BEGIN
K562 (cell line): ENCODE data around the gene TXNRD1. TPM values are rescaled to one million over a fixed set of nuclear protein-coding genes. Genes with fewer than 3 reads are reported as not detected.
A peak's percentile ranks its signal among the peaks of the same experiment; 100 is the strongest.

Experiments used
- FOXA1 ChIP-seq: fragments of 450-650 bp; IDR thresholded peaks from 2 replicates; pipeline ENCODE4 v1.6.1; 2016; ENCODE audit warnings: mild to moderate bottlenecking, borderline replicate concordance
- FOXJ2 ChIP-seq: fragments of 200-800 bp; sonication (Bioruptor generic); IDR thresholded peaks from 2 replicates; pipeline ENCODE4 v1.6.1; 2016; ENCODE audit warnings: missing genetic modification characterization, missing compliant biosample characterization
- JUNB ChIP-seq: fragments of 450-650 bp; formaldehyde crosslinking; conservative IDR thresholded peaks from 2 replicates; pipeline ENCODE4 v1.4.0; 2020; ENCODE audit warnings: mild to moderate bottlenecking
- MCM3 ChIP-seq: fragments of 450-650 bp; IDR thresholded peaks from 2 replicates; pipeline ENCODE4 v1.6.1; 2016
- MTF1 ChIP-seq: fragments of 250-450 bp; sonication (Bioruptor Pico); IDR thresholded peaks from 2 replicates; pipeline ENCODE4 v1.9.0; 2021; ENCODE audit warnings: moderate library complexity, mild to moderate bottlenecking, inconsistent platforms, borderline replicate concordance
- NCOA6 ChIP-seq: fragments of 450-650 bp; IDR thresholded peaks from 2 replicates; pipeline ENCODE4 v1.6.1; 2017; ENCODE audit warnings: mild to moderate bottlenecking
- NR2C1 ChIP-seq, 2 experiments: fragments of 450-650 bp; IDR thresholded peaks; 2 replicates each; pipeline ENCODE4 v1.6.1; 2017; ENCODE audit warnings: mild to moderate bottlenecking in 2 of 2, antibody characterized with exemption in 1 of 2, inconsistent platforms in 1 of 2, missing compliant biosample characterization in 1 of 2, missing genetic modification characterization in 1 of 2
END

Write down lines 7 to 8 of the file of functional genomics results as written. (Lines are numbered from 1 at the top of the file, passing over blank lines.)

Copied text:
- MCM3 ChIP-seq: fragments of 450-650 bp; IDR thresholded peaks from 2 replicates; pipeline ENCODE4 v1.6.1; 2016
- MTF1 ChIP-seq: fragments of 250-450 bp; sonication (Bioruptor Pico); IDR thresholded peaks from 2 replicates; pipeline ENCODE4 v1.9.0; 2021; ENCODE audit warnings: moderate library complexity, mild to moderate bottlenecking, inconsistent platforms, borderline replicate concordance